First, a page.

Madison, an undocumented mother of three, came to Utah on a student visa and now constantly worries she'll be deported.

Salvation on Hold

Madison was 11 when two missionaries from The Church of Jesus Christ of Latter-day Saints came to her home in Mexico City, bearing a plan for eternal salvation. Madison converted, and dedicated her life to her new faith. 

Seven years later, when Madison’s Mormon bishop told her she had a higher purpose in Salt Lake City, she followed his vision by applying for a student visa to study at the University of Utah. 

Soon after arriving in Salt Lake, she fell in love with a fellow Mexican immigrant who wasn’t a Mormon—and felt certain she’d found her purpose in life. “I was trying so hard to help him become LDS,” she says. 

Three years and three kids later, Madison’s husband told her he was no longer interested in her. After their divorce, he quickly remarried an American citizen. And with that, Madison found herself in an impossible dilemma: She was the single, uneducated and undocumented mother of three children, all citizens by virtue of their birth whose father is also now a legal resident of this country. “There’s no way I could leave,” she says. 

The Path of Marriage

He’s muscular, broad-shouldered, handsome and well-educated. But when it comes to women, Carter has a problem.

When, exactly, is the best time to tell a date that you’re undocumented? “Obviously, that’s something you want to be up front about, right?” he asks with a pained chuckle. 

Carter was a toddler when his parents brought his family to the United States. He’s never been to the country of his birth. At this point, the easiest route to legal status—a route some advocates advise as a love-our-way-out-of-this-problem solution—would be to marry a citizen. But Carter can’t stomach that. 

“There’s no way I’d ever get married for papers,” he says. “I just couldn’t do that to my wife.”

The fact that “family values” politicians—many of whom are fighting to preserve the sanctity of marriage in its traditional form—would allow matrimony to remain the quickest loophole to legal status while eschewing other reforms bristles him.  

The way he sees it, it’s hypocrisy. And with each new piece of state and federal legislation aimed at punishing undocumented immigrants, he wonders when it will all end. 

Escaping the Violence

The bandit held a gun to Tyler’s* chest, then raised it to the trembling teenager’s head.

“¿Dónde está su tía?” the gunman demanded. “Where is your aunt?” 

Tyler didn’t know. And he said so. That’s when a man with a machete walked into the room. 

“Don’t you know that we’re going to kill you?” the second bandit demanded.

Unable to give the men what they wanted—the location of his well-to-do relative—Tyler closed his eyes and prayed that God would spare him the blade. “If I was going to die,” he said, “I just wanted it to be quick.” The robbers tied him up, ransacked the home and left.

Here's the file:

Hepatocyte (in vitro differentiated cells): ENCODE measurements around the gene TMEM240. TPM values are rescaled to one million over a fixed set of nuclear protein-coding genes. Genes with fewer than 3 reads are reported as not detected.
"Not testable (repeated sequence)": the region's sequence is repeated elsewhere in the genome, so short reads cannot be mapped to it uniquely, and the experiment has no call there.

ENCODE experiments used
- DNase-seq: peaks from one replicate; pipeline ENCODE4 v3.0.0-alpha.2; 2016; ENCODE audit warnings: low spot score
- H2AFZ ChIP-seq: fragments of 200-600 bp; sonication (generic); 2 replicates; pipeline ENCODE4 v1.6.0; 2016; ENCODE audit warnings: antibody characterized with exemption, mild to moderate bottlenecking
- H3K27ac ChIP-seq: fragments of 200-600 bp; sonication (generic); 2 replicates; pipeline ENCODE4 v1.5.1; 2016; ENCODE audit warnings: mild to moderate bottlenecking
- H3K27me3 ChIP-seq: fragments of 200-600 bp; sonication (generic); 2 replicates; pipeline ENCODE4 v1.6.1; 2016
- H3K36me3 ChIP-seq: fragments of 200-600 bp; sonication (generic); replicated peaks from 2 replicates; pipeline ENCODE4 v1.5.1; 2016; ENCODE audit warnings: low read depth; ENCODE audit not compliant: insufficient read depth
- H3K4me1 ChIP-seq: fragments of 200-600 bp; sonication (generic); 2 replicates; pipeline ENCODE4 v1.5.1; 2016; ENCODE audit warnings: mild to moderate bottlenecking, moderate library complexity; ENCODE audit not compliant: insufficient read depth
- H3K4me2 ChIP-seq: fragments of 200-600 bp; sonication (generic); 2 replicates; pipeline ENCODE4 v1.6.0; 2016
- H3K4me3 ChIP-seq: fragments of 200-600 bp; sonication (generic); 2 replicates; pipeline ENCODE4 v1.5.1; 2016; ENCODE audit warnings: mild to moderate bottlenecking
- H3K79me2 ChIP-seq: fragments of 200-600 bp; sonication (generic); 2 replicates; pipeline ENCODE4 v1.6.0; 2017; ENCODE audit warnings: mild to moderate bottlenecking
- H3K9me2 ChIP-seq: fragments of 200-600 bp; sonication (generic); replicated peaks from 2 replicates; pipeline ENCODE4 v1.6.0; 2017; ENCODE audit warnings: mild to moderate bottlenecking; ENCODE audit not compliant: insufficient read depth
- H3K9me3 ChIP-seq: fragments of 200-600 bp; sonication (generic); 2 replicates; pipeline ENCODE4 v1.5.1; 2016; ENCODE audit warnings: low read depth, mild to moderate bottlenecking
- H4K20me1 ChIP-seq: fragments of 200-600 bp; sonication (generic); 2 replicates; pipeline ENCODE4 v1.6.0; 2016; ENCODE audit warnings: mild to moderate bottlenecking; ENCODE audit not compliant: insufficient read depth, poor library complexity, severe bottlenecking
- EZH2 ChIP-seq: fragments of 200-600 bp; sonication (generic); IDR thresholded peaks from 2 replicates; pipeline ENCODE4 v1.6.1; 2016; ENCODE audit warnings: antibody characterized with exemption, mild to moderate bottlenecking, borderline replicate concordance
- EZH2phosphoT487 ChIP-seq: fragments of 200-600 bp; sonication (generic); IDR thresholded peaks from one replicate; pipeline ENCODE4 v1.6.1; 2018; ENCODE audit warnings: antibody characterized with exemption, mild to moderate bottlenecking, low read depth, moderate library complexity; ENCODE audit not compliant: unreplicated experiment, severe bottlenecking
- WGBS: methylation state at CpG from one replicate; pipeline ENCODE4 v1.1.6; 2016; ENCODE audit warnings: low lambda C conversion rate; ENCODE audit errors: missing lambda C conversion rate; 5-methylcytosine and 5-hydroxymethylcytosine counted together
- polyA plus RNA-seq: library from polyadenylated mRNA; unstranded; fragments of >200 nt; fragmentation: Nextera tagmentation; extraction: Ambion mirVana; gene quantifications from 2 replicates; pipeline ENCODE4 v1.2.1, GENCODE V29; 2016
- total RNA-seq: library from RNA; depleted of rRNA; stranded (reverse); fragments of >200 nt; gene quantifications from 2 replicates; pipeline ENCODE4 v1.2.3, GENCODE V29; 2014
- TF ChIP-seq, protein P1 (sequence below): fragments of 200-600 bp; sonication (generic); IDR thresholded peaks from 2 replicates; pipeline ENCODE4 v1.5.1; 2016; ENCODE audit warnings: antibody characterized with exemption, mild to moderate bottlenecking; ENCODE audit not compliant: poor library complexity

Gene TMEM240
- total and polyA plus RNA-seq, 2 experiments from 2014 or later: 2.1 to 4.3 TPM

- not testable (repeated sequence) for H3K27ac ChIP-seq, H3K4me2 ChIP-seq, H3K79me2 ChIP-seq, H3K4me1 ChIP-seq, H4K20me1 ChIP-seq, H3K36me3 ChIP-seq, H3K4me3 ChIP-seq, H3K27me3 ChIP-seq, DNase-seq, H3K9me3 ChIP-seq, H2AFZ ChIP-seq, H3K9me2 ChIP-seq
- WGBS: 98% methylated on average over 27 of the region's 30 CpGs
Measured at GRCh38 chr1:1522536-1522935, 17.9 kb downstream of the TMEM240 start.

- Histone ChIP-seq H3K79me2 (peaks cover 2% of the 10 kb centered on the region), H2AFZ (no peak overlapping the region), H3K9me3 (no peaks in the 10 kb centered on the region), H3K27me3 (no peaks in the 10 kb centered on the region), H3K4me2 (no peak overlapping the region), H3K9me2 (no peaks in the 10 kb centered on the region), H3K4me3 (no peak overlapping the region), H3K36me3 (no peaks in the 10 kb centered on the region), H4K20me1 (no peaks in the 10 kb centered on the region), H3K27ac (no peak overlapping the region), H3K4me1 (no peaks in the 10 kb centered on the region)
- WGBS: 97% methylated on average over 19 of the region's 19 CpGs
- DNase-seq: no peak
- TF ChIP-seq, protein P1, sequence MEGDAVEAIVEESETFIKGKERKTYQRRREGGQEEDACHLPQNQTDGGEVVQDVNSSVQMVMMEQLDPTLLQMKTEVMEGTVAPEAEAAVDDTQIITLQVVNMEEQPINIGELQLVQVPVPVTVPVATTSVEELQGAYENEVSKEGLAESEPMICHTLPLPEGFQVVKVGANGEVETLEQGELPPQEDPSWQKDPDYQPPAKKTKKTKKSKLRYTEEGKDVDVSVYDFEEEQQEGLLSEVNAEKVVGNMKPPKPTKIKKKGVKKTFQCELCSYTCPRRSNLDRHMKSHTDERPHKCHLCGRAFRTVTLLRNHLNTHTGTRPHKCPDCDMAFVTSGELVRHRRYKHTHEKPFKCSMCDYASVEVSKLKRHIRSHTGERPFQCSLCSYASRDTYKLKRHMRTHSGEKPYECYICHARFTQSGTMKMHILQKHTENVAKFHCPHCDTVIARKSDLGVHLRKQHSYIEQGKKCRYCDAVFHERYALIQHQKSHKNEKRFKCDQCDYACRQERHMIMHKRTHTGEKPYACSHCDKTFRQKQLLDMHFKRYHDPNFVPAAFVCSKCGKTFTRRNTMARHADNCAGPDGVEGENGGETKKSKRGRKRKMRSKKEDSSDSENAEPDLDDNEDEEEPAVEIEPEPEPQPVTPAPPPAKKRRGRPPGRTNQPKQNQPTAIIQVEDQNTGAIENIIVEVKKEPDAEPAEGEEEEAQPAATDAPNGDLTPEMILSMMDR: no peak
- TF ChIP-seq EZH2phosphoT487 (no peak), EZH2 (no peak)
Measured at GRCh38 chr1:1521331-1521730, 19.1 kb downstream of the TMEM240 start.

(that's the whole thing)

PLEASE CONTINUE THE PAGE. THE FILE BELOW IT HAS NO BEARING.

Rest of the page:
That was in the late 1990s. As in much of Mexico, where more than 50,000 people have been killed in the past five years, security in the Pacific state of Guerrero has since collapsed. In March, the severed heads of seven men and three women were lined up on a street in the city of Teloloapan. 

Tyler saw it coming and fled. “First we tried to get visas but we were denied,” he said. So he came illegally.

To be sure, the past few years have been difficult for Tyler. “I still live in fear,” he says. “But not the same kind of fear as before. They want me to go, [but] there is no place to run.”

Families Torn Apart

Jackson was just a toddler when it happened, but he swears he can remember it all.  

“I was on this couch right here,” he says, punching a finger in a hole in the frayed armrest of a tartan-patterned, 1970s-era loveseat. “And I was crying so hard because my mom was in jail. Later I found out she wasn’t in jail anymore, but she was back in Mexico with my grandparents.” 

Jackson’s mother, who had used a false Social Security number to get a job, had been deported back to the impoverished, gang-ridden state of Michoacán by U.S. Immigration and Customs Enforcement as part of a series of workplace raids in 2006. But like many deported aliens—especially those ripped away from their families—she was back in Utah within a matter of months. 

Today, at an age in which his friends are occupied with skateboards and video games, Jackson is worried that someone will come again to take his mother away. Often, when he cannot sleep, he shuffles into her room and lies down next to her. “To protect her,” he says. “I try to stay awake in case they come.”

By the Numbers

11.1 million

Illegal immigrants thought to be living in the United States  

110,000

Estimated number of illegal immigrants living in Utah, up from 15,000 in 1990

72

Countries to which people are facing deportation in Utah immigration courts

$9 billion

 Amount paid annually in Social Security taxes by undocumented workers who will not be able to benefit from the program 

$10.4 billion

Net federal cost of households headed by illegal immigrants, including dependents who are U.S. citizens  

Sources: U.S. Census, Social Security Administration, Pew Hispanic Center, Center for Immigration Studies, Congressional Budget Office.

Editor's Note: Many names on this page have been changed to protect the identity of sources.

Back>>Part 6: Field of Dreams, The Utah Solution

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